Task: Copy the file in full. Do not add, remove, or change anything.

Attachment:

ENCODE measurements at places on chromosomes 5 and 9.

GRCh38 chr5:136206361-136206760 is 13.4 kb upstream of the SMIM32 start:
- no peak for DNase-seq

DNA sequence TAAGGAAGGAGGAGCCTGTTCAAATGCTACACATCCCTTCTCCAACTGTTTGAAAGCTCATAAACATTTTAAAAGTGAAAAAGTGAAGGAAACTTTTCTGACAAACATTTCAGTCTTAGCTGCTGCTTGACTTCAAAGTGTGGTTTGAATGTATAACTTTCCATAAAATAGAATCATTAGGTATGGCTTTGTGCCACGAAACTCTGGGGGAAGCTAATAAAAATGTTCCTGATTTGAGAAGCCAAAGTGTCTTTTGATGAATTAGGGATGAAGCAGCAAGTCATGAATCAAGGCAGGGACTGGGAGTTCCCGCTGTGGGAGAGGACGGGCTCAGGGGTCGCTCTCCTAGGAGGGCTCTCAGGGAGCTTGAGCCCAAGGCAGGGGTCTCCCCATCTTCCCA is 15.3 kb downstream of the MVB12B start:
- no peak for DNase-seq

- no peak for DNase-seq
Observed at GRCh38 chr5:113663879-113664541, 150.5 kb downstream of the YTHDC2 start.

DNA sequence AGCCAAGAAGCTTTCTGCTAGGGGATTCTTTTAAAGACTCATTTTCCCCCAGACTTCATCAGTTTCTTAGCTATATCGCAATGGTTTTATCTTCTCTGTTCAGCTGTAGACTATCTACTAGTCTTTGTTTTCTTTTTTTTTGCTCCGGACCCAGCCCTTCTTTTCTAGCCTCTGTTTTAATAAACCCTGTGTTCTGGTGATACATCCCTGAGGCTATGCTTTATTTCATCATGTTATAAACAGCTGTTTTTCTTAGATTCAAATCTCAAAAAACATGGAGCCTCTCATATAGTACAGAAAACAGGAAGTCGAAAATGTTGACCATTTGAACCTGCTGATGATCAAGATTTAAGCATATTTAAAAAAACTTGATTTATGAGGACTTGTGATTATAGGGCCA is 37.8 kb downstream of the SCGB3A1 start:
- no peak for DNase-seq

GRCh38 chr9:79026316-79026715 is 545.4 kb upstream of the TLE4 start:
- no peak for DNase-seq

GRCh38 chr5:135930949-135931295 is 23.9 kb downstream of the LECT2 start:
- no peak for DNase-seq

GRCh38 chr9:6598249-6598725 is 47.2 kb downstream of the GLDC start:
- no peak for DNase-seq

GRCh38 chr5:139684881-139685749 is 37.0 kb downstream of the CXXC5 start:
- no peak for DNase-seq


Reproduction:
ENCODE measurements at places on chromosomes 5 and 9.

GRCh38 chr5:136206361-136206760 is 13.4 kb upstream of the SMIM32 start:
- no peak for DNase-seq

DNA sequence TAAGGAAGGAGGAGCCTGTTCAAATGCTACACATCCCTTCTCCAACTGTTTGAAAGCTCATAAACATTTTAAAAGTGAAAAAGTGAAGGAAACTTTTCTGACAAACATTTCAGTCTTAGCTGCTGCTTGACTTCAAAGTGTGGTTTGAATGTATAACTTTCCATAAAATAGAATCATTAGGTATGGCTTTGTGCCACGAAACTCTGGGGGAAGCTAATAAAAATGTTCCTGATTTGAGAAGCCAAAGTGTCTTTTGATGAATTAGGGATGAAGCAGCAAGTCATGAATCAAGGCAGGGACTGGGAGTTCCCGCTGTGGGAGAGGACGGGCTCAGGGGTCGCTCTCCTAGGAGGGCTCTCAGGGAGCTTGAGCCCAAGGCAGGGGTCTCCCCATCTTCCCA is 15.3 kb downstream of the MVB12B start:
- no peak for DNase-seq

- no peak for DNase-seq
Observed at GRCh38 chr5:113663879-113664541, 150.5 kb downstream of the YTHDC2 start.

DNA sequence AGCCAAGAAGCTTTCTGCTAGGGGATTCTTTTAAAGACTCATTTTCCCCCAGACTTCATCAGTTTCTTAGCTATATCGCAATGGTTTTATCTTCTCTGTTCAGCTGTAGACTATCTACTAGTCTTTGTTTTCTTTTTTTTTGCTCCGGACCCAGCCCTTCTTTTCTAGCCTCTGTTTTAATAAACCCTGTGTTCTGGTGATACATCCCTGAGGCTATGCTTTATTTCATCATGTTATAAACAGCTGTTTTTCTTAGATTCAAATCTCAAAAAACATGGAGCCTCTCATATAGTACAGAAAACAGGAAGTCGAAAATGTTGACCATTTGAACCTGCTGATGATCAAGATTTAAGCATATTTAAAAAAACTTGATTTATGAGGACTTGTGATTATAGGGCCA is 37.8 kb downstream of the SCGB3A1 start:
- no peak for DNase-seq

GRCh38 chr9:79026316-79026715 is 545.4 kb upstream of the TLE4 start:
- no peak for DNase-seq

GRCh38 chr5:135930949-135931295 is 23.9 kb downstream of the LECT2 start:
- no peak for DNase-seq

GRCh38 chr9:6598249-6598725 is 47.2 kb downstream of the GLDC start:
- no peak for DNase-seq

GRCh38 chr5:139684881-139685749 is 37.0 kb downstream of the CXXC5 start:
- no peak for DNase-seq